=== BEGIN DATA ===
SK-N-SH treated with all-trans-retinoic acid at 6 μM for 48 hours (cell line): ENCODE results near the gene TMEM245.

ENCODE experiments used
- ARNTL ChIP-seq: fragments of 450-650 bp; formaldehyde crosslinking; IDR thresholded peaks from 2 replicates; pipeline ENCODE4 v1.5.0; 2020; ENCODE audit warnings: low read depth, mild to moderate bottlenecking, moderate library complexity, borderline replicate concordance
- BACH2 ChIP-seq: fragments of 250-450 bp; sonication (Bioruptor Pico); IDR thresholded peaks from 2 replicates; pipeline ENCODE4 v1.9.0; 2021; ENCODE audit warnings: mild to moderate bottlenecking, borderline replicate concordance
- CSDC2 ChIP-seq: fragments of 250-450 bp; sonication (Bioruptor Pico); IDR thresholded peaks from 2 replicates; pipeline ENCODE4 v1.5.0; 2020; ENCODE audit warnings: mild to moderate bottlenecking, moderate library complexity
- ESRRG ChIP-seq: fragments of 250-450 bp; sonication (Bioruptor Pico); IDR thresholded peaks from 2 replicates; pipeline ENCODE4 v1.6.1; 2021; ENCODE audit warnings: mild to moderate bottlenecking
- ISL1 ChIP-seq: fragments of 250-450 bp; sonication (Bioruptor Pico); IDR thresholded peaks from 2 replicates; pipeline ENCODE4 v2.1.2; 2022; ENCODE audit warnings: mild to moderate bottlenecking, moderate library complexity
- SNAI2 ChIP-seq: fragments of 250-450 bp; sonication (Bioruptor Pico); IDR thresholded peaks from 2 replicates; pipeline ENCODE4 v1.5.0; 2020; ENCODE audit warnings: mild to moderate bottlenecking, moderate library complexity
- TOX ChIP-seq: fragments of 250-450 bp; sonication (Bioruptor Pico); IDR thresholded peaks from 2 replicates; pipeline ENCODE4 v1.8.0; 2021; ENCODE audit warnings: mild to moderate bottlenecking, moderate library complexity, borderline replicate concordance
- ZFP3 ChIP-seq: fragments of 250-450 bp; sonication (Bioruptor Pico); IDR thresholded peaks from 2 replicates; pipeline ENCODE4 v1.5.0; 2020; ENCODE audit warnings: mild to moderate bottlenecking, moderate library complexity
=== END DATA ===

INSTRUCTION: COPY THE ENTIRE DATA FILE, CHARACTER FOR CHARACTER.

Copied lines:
SK-N-SH treated with all-trans-retinoic acid at 6 μM for 48 hours (cell line): ENCODE results near the gene TMEM245.

ENCODE experiments used
- ARNTL ChIP-seq: fragments of 450-650 bp; formaldehyde crosslinking; IDR thresholded peaks from 2 replicates; pipeline ENCODE4 v1.5.0; 2020; ENCODE audit warnings: low read depth, mild to moderate bottlenecking, moderate library complexity, borderline replicate concordance
- BACH2 ChIP-seq: fragments of 250-450 bp; sonication (Bioruptor Pico); IDR thresholded peaks from 2 replicates; pipeline ENCODE4 v1.9.0; 2021; ENCODE audit warnings: mild to moderate bottlenecking, borderline replicate concordance
- CSDC2 ChIP-seq: fragments of 250-450 bp; sonication (Bioruptor Pico); IDR thresholded peaks from 2 replicates; pipeline ENCODE4 v1.5.0; 2020; ENCODE audit warnings: mild to moderate bottlenecking, moderate library complexity
- ESRRG ChIP-seq: fragments of 250-450 bp; sonication (Bioruptor Pico); IDR thresholded peaks from 2 replicates; pipeline ENCODE4 v1.6.1; 2021; ENCODE audit warnings: mild to moderate bottlenecking
- ISL1 ChIP-seq: fragments of 250-450 bp; sonication (Bioruptor Pico); IDR thresholded peaks from 2 replicates; pipeline ENCODE4 v2.1.2; 2022; ENCODE audit warnings: mild to moderate bottlenecking, moderate library complexity
- SNAI2 ChIP-seq: fragments of 250-450 bp; sonication (Bioruptor Pico); IDR thresholded peaks from 2 replicates; pipeline ENCODE4 v1.5.0; 2020; ENCODE audit warnings: mild to moderate bottlenecking, moderate library complexity
- TOX ChIP-seq: fragments of 250-450 bp; sonication (Bioruptor Pico); IDR thresholded peaks from 2 replicates; pipeline ENCODE4 v1.8.0; 2021; ENCODE audit warnings: mild to moderate bottlenecking, moderate library complexity, borderline replicate concordance
- ZFP3 ChIP-seq: fragments of 250-450 bp; sonication (Bioruptor Pico); IDR thresholded peaks from 2 replicates; pipeline ENCODE4 v1.5.0; 2020; ENCODE audit warnings: mild to moderate bottlenecking, moderate library complexity